Kabuki is a performing art that originated in Japan and this art is probably best known for being performed exclusively by males. Despite the fact that this perception of the kabuki is prevalent in not only mainstream sources but also academia, it is simply not an accurate reflection of the history of kabuki. Thus, before diving into the actual contents of this paper, it would first be helpful to understand the research that currently exists in the field of kabuki in relation to women’s involvement. To begin, an already existing literature review by Frank Episale called “Gender, Tradition, and Culture in Translation: Reading the ‘Onnagata’ in English” had the goal of analyzing the last 50 years of English-written kabuki research in relation to gender and culture.1 In this literature review, it cites that Earle Ernst, Faubion Bowers, and A. C. Scott are three authors who were critical to the establishment of kabuki studies within the post World War II United States.2 Episale then goes on to exemplify how these three highly-influential authors made many unreferenced claims and debated historical assumptions with a specific relation to how women are unable to perform kabuki.3 It is likely because of these widely-cited texts that it is also quite common for articles to utilize phrases such as “kabuki, the all-male theater” or “women’s participation in kabuki ended in 1629” to further the point that women are uninvolved in kabuki. Even articles that do not focus on women’s involvement in kabuki tend to dismiss women’s involvement with these quick phrases. These sorts of phrases and/or arguments are seen in the works of Donald H. Shively, Faith Bach, Andrew T. Tsubaki, Mette Laderrière, Yoshinobu Inoura, and Toshio Kawatake just to name a few.4 By no means am I trying to claim that all of these scholars actively attempted to exclude women’s involvement in kabuki, but rather that they simply utilized rhetoric that did so. Additionally to these authors, there are those such as Katherine Mezur and Laurence Senelick who recognize that kabuki is an art that plays with gender, but still reinforce the ideas that being male is necessary to kabuki.5 Nevertheless, in some recent scholarship over the last 20 years, cases of women’s involvement in kabuki has been getting fleshed out as exemplified in the works of Maki Isaka, Satō Katsura, Loren Edelson, Galia Todorova Gabrovska, Barbara E. Thornbury, Hideaki Fujiki, and Ayako Kano.5 With this being said, let me share how this very paper will fit into this existing research. One of the main motivations behind this paper is to help contribute to the existing research by specifically tackling these discourses that exclude women and portray kabuki as being “all-male.” More specifically however, this paper aims to answer the following questions: How has women’s involvement in kabuki shaped the art as a whole? What is the frequency of women’s involvement? How have women been discriminated against in kabuki? How have conceptualizations of sex/gender contributed to the discrimination of women in kabuki? How have these dialogues sought to exclude women from kabuki change over time? These are the main questions I aim to discuss in this paper.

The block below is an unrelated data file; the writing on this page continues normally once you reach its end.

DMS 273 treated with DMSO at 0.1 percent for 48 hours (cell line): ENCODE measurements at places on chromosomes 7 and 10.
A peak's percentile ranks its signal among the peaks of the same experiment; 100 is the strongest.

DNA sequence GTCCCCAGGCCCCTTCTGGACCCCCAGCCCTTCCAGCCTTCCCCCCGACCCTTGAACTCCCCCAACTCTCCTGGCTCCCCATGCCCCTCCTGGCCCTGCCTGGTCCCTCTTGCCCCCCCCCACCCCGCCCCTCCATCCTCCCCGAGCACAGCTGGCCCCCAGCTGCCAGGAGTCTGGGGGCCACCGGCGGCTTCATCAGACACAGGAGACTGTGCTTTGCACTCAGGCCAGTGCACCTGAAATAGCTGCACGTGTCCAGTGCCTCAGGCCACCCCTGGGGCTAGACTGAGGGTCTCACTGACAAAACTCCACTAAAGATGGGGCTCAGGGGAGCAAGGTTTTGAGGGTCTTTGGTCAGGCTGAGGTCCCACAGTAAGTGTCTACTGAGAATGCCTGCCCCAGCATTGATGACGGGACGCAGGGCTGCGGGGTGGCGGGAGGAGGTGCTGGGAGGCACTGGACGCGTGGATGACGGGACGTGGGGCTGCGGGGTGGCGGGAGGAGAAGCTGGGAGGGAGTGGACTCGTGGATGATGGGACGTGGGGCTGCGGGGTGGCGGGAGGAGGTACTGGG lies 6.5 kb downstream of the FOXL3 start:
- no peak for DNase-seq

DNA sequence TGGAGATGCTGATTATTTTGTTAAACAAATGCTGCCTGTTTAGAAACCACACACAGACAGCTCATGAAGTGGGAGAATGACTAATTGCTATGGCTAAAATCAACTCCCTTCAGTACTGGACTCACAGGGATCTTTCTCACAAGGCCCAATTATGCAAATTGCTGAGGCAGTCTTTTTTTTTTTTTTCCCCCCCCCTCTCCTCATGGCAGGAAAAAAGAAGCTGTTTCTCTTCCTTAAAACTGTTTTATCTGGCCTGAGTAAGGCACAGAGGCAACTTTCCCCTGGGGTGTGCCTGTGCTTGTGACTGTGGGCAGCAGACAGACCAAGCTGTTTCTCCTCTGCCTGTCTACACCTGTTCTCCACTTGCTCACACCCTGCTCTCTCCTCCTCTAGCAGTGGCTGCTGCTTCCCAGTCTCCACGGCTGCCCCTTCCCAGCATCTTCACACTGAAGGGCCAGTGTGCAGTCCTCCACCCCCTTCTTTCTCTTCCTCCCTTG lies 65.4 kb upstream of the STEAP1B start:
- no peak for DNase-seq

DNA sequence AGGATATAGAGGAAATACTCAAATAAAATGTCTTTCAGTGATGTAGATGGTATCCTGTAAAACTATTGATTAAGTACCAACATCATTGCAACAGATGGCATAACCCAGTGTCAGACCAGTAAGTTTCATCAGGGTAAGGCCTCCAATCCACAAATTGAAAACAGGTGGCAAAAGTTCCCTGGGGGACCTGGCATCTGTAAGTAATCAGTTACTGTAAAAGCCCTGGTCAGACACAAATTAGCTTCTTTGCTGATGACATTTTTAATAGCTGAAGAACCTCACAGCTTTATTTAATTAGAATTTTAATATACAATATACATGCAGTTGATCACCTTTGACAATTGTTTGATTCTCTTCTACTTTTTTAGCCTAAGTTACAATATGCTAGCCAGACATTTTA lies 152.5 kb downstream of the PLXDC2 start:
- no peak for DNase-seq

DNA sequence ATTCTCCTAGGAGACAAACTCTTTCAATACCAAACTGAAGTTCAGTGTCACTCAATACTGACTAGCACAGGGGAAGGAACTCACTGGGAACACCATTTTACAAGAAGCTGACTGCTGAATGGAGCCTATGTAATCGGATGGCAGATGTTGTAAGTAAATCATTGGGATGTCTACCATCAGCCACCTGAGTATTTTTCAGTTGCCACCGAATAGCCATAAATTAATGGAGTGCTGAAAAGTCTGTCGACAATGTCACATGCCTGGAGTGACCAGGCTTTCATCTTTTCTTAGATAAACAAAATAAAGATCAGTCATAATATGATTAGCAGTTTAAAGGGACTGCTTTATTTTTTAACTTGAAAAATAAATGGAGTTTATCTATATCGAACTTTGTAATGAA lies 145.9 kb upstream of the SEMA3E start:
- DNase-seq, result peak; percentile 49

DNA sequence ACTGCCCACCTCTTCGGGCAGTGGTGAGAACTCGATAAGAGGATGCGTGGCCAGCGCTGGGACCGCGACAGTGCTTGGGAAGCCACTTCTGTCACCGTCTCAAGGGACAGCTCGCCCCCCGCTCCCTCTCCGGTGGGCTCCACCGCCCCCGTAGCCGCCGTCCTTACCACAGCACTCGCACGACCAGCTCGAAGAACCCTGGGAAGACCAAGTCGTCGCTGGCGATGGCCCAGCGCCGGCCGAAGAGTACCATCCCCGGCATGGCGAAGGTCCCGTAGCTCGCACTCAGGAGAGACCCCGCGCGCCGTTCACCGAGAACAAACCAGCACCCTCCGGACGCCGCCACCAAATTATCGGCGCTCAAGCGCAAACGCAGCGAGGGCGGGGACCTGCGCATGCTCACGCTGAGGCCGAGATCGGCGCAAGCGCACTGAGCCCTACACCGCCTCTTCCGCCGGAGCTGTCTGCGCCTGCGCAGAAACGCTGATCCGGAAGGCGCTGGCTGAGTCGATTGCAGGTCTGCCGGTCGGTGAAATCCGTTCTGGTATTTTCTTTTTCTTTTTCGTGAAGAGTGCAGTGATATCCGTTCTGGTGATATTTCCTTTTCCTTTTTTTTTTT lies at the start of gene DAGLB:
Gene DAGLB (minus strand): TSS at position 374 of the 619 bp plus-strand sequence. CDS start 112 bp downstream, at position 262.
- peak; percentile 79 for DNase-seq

With this being said, this paper has two goals: (1) The first goal of this paper is to exemplify that women have been involved in kabuki since its origin and this will be accomplished by presenting a timeline of events of women’s involvements starting from the Edo Period (1603-1868) to the modern periods of Meiji (1868-1912), Taishō (1912-1926), and a little after. This timeline section of this paper will be divided into three parts: one part dedicated to women’s involvement in the Edo Period, a second part will be dedicated to women’s involvement the early Meiji period, and the third part will focus on women’s participation in what I call “kabuki-blended spaces. Although women’s involvement in kabuki does not end after these moments, the scope of this paper will be limited to these points. Next, (2) the second goal of this paper will be to analyze how varying conceptualizations of sex/gender have influenced the discrimination of women’s involvement in kabuki. This second section will be divided into three sections with each section focusing on a major idea that have contributed to the discrimination of women in kabuki. The first related conception that will be analyzed is cultivation, the second related idea will be that of sexology, and the third will be that of naturalism. While I am not claiming these are the three sole ideas that contributed to the discrimination, they are nonetheless three that will prove to have been influential. Now, with the paper now being briefly outlined, let us examine how women were involved in kabuki during the Edo period.